The fallacious assumption underlying this proposition is that there always exists a positive relationship between movements in raw commodity prices and movements in consumer prices. However, as the Austrian theory of the business cycle teaches, consumer goods’ prices and capital goods’, including raw commodity, prices change relative to one another during the different phases of the cycle and may very well vary in absolutely opposite directions during a recession.So basically, I will stand on my inflation beliefs so far, even though bank credit is contracting, the money creation at the Fed is so enormous, that it has in my opinion by far compensated the credit contraction.
Meanwhile, because the Fed typically continues to expand bank credit and money during postwar recessions, although at a slower pace, the prices of consumer goods never do stop rising as the persistent injections of new money work their way through the economy from “monetized” government deficits and more slowly growing bank loans and investments to consumers. This vital lesson was illustrated time and again in the series of inflationary recessions or “stagflations” that the U.S. has suffered through since 1969 during which the CPI soared and the value of the dollar plummeted without interruption right through the recession phase of the cycle despite plunging commodity prices.
Writing in an earlier era of deflation-phobia, the mid-1980, Murray Rothbard gave a definitive response to those, including supply-siders, who claimed then that a fall in a handful of industrial commodity prices presaged a general deflation:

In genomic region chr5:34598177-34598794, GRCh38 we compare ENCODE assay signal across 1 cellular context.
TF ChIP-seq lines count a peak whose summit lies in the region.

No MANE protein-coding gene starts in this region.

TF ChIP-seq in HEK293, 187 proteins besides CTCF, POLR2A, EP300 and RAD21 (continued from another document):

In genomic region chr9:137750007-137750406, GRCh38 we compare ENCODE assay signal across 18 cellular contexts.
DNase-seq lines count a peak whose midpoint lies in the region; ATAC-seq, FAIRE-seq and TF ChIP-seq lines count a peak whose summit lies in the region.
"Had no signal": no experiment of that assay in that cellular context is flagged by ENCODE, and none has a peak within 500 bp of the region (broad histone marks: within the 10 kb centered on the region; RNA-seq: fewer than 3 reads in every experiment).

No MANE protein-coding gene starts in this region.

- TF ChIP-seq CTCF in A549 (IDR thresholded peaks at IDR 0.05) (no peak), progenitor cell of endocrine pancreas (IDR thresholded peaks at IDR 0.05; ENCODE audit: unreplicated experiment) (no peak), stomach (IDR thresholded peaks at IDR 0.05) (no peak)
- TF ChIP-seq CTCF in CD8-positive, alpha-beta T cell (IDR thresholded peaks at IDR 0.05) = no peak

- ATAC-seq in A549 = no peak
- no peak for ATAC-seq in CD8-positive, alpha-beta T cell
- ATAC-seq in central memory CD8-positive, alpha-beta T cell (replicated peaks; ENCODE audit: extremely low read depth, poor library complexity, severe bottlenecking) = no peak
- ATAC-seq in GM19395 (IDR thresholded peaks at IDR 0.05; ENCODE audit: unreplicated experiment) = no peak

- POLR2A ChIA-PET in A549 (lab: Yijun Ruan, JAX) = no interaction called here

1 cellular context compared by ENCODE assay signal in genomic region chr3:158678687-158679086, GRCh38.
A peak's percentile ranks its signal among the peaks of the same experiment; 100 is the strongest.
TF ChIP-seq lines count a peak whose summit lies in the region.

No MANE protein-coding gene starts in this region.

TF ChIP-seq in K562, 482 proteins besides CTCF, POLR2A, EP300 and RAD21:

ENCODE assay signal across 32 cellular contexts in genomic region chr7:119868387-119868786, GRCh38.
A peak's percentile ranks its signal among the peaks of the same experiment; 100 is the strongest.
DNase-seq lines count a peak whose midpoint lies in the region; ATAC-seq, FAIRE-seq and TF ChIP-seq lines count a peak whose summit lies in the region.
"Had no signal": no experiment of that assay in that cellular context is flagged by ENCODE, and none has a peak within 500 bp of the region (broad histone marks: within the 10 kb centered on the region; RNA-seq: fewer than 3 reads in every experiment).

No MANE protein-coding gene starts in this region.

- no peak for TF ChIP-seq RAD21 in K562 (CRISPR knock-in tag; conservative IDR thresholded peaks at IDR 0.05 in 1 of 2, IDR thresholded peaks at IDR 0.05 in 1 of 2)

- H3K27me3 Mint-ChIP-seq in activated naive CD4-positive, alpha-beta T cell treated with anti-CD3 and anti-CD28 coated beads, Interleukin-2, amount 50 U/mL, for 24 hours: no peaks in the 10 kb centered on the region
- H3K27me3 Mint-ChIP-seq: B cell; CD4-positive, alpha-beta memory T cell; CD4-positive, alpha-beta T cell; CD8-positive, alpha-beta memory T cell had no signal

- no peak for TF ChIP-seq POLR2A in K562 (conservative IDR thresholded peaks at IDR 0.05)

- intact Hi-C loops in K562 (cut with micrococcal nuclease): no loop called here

The fact that industrial commodity prices have fallen sharply means precisely nothing for the reality or the prospect of inflation or deflation. Industrial commodity prices always fall in recessions. They fell in the steep 1973-74 recession and they fell very sharply throughout [the recessions of] 1980 and 1981.... What was the impact of commodity prices on inflation or deflation? Precisely zero. The point is that consumer prices kept rising anyway, throughout these recessions and through the generally depressed period from 1980 to 1983....
Most laymen and economists think of industrial commodity or wholesale prices as harbingers of the move of consumer prices, which are supposed to be ‘sticky’ but moving in the same direction. But they are wrong. One of the most important and neglected truths of business cycle analysis is that consumer prices and capital goods or producer prices move in different directions. Specifically, in boom periods capital goods or producer prices rise relative to consumer prices, while in recessions, consumer prices rise relative to producer prices. As a result, the fact that industrial commodity prices have been falling in no sense presages a later fall in consumer prices. Quite the contrary.
This might also be one of the rare case where Mish's analysis is totally wrong (Helicopter Ben Pulls Out Bazooka here and Huge Demand For Treasuries As Banks Refuse To Lend here) and Peter Schiff might be right contrary to what Mich states several times on his analysis. I also strongly disagree with his opinion about US Gov bonds but that might be discusses in a future post.